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May 24



Reading for Today:

  • 2 Samuel 19:1–20:26
  • Psalm 67:1-7
  • Proverbs 16:33–17:1
  • John 8:1-27

Notes:

2 Samuel 19:7 not one will stay with you. Joab, who was the esteemed general of the army, was a dangerous person because of that power. He was also dangerous to David because he had disobeyed his command to spare Absalom and killed him with no remorse. When he warned David that he would be in deep trouble if he did not immediately express appreciation to his men for their victory, David knew he could be in serious danger.

2 Samuel 19:13 Amasa…commander of the army…in place of Joab. David appointed Amasa commander of his army, hoping to secure the allegiance of those who had followed Amasa when he led Absalom’s forces, especially those of Judah. This appointment did persuade the tribe of Judah to support David’s return to thekingship (v. 14) and secured the animosity of Joab against Amasa for taking his position (20:8–10).

2 Samuel 20:11 one of Joab’s men. Joab was reinstated as commander of David’s army by his troops. It is a striking illustration of Joab’s influence over the army that he could murder the commander whom David had chosen, a killing right before their eyes, and they would follow him unanimously as their leader in pursuit of Sheba.

Proverbs 16:33 lot. Casting lots was a method often used to reveal God’s purposes in a matter (Josh. 14:1, 2; 1 Sam.14:38–43; 1 Chr. 25:8–31; Jon. 1:7; Acts 1:26). The high priest may have carried lots in his sacred vest, along with the Urim and Thummim (Ex. 28:30).

John 8:24 if you do not believe. Jesus emphasized that the fatal, unforgivable, and eternal sin is failure to believe in Him as Messiah and Son of God. In truth, all other sins can be forgiven if this one is repented of. I am He. He” is not part of the original statement. Jesus’ words were not constructed normally but were influenced by Old Testament Hebrew usage. It is an absolute usage meaning “I AM” and has immense theological significance. The reference may be to both Exodus 3:14 where the Lord declared His name as “I AM” and to Isaiah 40–55 where the phrase “I am” occurs repeatedly (especially 43:10, 13, 25; 46:4; 48:12). In this, Jesus referred to Himself as the God (Yahweh—the LORD) of the Old Testament and directly claimed full Deity for Himself, prompting the Jews’ question of v. 25.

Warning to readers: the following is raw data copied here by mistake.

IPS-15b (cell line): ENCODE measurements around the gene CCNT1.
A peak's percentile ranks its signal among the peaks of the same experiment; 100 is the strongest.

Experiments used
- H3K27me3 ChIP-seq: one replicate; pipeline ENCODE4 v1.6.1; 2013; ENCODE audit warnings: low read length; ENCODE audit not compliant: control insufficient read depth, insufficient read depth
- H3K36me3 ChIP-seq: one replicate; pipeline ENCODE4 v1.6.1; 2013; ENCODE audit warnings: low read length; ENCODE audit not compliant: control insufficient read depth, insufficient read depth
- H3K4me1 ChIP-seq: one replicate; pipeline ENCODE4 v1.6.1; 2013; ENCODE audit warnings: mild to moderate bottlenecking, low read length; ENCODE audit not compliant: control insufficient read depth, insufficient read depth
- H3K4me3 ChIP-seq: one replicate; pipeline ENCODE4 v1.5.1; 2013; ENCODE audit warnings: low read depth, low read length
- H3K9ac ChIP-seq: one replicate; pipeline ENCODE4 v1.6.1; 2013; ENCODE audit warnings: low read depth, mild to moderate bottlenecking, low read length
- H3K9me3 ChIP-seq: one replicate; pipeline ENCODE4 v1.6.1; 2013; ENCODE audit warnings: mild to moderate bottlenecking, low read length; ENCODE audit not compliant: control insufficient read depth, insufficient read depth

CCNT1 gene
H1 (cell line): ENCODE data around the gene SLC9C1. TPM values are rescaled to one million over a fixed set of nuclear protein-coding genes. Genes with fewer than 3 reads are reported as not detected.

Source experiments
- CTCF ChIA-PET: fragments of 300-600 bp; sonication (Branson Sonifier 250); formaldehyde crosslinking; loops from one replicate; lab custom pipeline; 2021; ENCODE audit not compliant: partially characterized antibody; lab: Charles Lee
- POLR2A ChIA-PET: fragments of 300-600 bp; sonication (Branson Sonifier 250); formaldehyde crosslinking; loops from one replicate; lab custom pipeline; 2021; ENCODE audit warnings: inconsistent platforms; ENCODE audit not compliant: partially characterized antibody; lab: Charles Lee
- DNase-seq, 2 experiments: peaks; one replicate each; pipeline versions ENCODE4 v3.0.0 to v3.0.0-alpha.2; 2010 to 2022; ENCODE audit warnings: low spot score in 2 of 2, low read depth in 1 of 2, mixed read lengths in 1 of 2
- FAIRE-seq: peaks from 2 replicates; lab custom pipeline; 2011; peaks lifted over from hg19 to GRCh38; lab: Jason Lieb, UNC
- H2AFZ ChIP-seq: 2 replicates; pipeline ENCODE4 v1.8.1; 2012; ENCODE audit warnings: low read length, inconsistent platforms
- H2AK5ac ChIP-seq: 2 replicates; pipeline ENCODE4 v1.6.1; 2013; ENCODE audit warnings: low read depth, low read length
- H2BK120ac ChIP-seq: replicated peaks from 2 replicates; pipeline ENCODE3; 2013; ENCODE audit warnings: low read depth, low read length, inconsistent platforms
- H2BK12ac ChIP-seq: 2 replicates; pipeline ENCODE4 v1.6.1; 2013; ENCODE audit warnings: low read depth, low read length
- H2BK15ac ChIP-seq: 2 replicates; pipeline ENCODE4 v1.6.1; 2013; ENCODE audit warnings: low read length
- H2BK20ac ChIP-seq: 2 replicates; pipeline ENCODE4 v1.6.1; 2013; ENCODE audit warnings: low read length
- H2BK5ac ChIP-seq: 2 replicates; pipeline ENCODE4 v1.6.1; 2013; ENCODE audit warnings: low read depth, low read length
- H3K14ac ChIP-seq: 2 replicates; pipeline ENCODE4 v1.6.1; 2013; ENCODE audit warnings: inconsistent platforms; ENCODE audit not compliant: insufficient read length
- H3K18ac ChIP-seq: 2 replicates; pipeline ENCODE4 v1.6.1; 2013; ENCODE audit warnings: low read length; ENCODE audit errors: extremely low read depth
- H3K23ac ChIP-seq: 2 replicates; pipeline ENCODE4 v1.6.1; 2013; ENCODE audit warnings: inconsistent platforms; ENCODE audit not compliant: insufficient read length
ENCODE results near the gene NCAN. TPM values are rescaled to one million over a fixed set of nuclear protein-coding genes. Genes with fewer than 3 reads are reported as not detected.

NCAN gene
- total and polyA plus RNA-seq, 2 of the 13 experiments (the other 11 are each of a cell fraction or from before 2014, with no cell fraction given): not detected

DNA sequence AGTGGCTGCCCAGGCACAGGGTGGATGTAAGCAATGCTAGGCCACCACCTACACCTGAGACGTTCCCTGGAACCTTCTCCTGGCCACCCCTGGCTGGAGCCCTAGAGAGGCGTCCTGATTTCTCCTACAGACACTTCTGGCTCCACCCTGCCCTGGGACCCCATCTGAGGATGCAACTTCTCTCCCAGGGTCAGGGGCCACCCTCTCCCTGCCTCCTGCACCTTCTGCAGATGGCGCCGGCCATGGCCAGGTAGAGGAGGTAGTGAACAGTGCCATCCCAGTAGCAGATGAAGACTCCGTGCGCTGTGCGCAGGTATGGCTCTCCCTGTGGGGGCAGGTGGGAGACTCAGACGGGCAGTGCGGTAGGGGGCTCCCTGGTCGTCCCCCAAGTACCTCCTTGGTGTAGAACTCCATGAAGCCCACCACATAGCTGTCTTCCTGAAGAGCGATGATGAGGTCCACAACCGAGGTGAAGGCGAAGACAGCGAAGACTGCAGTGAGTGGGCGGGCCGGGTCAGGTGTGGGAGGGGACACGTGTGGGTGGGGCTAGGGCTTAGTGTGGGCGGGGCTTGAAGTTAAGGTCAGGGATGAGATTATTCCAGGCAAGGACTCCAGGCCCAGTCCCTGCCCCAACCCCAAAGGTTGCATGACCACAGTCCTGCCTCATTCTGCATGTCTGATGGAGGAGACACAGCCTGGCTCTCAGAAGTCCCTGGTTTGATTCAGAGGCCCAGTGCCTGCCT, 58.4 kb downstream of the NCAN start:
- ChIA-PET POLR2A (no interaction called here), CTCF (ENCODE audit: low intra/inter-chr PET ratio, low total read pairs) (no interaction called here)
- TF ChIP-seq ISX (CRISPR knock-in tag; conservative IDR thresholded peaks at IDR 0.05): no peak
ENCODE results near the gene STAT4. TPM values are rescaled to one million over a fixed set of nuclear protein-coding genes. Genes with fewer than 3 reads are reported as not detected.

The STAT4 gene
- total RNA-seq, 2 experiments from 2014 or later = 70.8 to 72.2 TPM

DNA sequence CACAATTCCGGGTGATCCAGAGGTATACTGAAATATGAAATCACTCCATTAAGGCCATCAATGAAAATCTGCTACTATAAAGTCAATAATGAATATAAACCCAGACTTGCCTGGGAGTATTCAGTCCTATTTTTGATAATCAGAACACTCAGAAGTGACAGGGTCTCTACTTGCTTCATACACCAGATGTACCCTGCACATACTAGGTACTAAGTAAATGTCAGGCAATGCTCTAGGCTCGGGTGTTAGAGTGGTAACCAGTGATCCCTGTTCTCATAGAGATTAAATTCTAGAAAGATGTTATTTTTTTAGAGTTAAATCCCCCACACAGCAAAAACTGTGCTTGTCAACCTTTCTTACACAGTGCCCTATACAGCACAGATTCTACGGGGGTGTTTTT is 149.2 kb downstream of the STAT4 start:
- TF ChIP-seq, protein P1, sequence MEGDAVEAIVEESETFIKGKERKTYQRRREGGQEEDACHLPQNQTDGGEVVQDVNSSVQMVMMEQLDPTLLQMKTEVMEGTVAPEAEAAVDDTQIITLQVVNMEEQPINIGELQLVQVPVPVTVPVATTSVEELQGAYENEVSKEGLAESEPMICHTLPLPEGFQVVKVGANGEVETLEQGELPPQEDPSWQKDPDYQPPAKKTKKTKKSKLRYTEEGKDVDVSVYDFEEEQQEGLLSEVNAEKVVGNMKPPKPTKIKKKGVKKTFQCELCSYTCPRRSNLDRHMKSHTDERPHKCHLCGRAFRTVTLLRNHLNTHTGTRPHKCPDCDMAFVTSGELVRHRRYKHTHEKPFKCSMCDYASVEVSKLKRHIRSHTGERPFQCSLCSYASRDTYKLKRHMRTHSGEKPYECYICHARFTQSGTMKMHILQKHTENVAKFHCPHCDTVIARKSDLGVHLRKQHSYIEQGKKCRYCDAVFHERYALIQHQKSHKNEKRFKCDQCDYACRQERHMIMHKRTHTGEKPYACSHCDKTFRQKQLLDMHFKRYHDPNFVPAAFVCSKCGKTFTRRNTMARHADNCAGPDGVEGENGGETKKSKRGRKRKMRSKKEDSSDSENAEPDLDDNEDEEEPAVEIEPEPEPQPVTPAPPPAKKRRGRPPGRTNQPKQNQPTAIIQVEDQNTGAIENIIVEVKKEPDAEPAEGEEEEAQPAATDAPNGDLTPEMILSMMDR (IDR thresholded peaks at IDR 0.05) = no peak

DAY 24: How is Jesus the light of the world?

In John 8:12–21,the word “again” indicates that Jesus spoke once more to the people at this same Feast of Tabernacles (7:2,10). While Jesus first used the water-drawing rite (7:37–39) as a metaphor to portray the ultimate spiritual truth of Himself as Messiah who fulfills all that the feast anticipated, He then turned to another rite that traditionally occurred at the feast: the lighting ceremony. During Tabernacles, 4 large lamps in the temple’s court of women were lit and an exuberant nightly celebration took place under their light with people dancing through the night and holding burning torches in their hands while singing songs and praises. The Levitical orchestras also played.

Jesus took this opportunity of the lighting celebration to portray another spiritual analogy for the people: “I am the light of the world” (v. 12). This is the second “I AM” statement (6:35). John has already used the “light” metaphor for Jesus (1:4). Jesus’ metaphor here is steeped in Old Testament allusions (Ex. 13:21,22; 14:19–25; Pss. 27:1; 119:105; Prov. 6:23; Ezek. 1:4,13,26–28; Hab. 3:3,4). The phrase highlights Jesus’ role as Messiah and Son of God (Ps. 27:1; Mal. 4:2).The Old Testament indicates that the coming age of Messiah would be a time when the Lord would be a light for His people (Is. 60:19–22; see Rev. 21:23, 24), as well as for the whole earth (Is. 42:6; 49:6). Zechariah 14:5b–8 has an emphasis on God as the light of the world who gives living waters to His people. This latter passage probably formed the liturgical readings for the Feast of Tabernacles.

“He who follows Me shall not walk in darkness, but have the light of life.” The word “follows” conveys the idea of someone who gives himself completely to the person followed. No half-hearted followers exist in Jesus’ mind (Matt. 8:18–22; 10:38, 39). A veiled reference exists here to the Jews, following the pillar of cloud and fire that led them during the Exodus (Ex. 13:21).



From The MacArthur Daily Bible Copyright © 2003. Used by permission of Thomas Nelson Bibles, a division of Thomas Nelson, Inc, Nashville, TN 37214, www.thomasnelson.com.